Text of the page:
IJCRR - 4(6), March, 2012
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EFFECT OF MYOFASCIAL RELEASE ON HAMSTRINGS TIGHTNESS IN HEALTHY INDIVIDUALS
Author: Salvi Shah
Abstract:Introduction: To date, there are very few reports comparing on duration of hold of end position in MFR on joint range of motion (ROM) and hamstring muscle tightness. The purpose of this study was to examine the length of time the hamstring muscles should be placed in end position of MFR. Aim of Study: To study the effect of myofascial release (MFR) in reducing the hamstrings tightness. Methodology: Study design: An experimental comparative study Sample selection: A random sample of 31 students were taken from SBB Physiotherapy college, Ahmedabad after giving due consideration to inclusion and exclusion criteria. All of them took part in study on a voluntary basis after signing consent. Sample size: Total 31.In Group A: 16 students (End position of MFR was maintained for 30 seconds) Group B: 15
students (End position of MFR maintained for 60 seconds) Inclusion criteria Normal healthy individuals, female students, age group: 16-24 years, hamstrings are tight and passive straight leg raising (SLR) range was between 30-70 ranges. Exclusion criteria Any fracture of spine or lower limb within last 6 months, tight rectus femoris and tight ilio psoas, hypersensitive to skin Outcome measure Passive Straight leg raising (SLR) test. MFR was given for total of 12 sessions with subject in prone position for 5 repetitions/session 6 days in a week for 2 weeks to both groups. Results: In Group A and Group B results showed highly significant improvement in passive SLR after 10 days of treatment at 5% level of significance. On comparing Group A and Group B the results showed no significant difference in passive SLR between both groups at 5% level of significance. Conclusion: From the present study it can be concluded that, by
MFR there was significant improvement in passive SLR range. But no significant difference in improvement of passive SLR if we hold the end position for 30 seconds or 60 seconds.
Keywords: MFR, tightness, hamstrings
Flexibility is an essential component of injury prevention and rehabilitation 1 . Several modalities or physical agents have been used in conjunction with stretching to enhance further increases in range of motion. One study found that the application of ice increased short term improvement of hamstring flexibility over stretching alone2 .Research has shown hamstring flexibility can significantly increase when prolonged stretching is used in combination with shortwave diathermy3 . People encounter various kinds of muscle tightness and always keep trying to get off from it. There are number of ways to get cured and say good bye to tightness. Myofascial release (MFR) is a “curative” tool for treatment of the tightness.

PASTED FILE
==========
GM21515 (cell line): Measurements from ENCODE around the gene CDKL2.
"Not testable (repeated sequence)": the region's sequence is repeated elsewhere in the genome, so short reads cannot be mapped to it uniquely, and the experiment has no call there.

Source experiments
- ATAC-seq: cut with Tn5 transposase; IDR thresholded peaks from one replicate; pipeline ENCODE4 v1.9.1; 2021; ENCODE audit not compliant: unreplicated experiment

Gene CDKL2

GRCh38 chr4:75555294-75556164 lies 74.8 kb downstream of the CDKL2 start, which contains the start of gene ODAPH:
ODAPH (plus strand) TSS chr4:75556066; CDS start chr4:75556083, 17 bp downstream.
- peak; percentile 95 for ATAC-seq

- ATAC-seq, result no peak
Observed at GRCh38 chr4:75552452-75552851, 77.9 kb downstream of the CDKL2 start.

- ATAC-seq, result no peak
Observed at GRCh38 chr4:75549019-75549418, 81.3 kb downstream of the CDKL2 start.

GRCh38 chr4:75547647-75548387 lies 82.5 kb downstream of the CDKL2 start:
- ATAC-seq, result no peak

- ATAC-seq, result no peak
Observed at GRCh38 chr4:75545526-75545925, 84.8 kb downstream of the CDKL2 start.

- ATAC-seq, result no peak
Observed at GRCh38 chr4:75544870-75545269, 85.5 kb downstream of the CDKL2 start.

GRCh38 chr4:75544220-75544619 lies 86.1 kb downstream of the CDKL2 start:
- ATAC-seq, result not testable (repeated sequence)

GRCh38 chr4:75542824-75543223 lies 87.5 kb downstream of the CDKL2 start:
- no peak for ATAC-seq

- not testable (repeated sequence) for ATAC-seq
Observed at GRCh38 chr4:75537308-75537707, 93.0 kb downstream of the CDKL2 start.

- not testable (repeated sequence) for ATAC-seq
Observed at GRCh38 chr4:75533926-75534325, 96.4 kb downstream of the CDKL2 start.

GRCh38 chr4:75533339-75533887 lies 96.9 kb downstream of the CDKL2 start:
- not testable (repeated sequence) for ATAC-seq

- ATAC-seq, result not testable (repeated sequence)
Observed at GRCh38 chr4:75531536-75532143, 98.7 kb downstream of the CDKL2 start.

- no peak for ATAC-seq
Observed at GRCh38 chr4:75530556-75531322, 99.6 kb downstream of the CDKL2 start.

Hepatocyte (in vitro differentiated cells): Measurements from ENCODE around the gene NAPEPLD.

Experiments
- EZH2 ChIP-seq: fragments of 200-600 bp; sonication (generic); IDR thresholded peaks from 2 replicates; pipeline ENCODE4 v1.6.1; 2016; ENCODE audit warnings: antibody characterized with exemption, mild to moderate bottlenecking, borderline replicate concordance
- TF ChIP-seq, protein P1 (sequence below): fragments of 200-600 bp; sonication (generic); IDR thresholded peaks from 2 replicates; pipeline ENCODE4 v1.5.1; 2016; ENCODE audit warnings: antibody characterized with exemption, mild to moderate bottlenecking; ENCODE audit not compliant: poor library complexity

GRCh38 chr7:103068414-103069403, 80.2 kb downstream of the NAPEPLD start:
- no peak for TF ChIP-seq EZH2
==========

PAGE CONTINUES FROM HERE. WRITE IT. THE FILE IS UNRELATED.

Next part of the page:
Myofascial release is a collection of techniques used for the purpose of relieving soft tissue from an abnormal hold of a tight fascia 4 .Direct bodily effects range from alleviation of pain, improvement of athletic performance, and greater flexibility and ease of movement to more subjective concerns such as better posture. More indirect goals include emotional release, deep relaxation, or general feelings of connection and wellbeing. Rather than being a specific technique, MFR is better understood as a goal-oriented approach to working with tissue-based restrictions and their two-way interactions with movement and posture5 . But suddenly some “questions” appears which are “cloudy” in mind and bring same form of confusion with them. - For how many times in a day we have to apply MFR? - For how long is it effective? - For how long we have to hold end position? - Does person require any other type of stretching or flexibility exercises along with MFR for tightness? The main aim of doing this study was as follows: - To study effectiveness of MFR on hamstring muscle tightness. - To study the comparative effectiveness of two different duration hold of end position of MFR between groups. So the objective of this study was to determine if the use of MFR would decrease the tightness of hamstring muscle group determined by a Passive SLR test.
MATERIALS AND METHODOLOGY
Study design: An experimental comparative study Study setting: SBB Physiotherapy College, V.S. hospital, Ahmedabad Sample selection A random sample of 31 students were taken from SBB Physiotherapy college, V.S. hospital, Ahmedabad after giving due consideration to inclusion /exclusion criteria. All of them took part in study on voluntary basis after signing consent. Sample size 31 Group A: 16 students (End position of MFR maintained for 30 seconds) Group B: 15 students (End position of MFR maintained for 60 seconds) Selection criteria: Inclusion criteria Normal healthy individuals, female students, age group: 16- 24 years, hamstrings are tight and passive straight leg raising (SLR) range was between 30-70 ranges. Exclusion criteria Any fracture of spine or lower limb within last 6 months, tight rectus femoris and tight ilio psoas, hypersensitive to skin Outcome measure Passive Straight leg (SLR) raising test Passive SLR test is extensively used as an outcome measure6-9 to measure hamstring muscle tightness.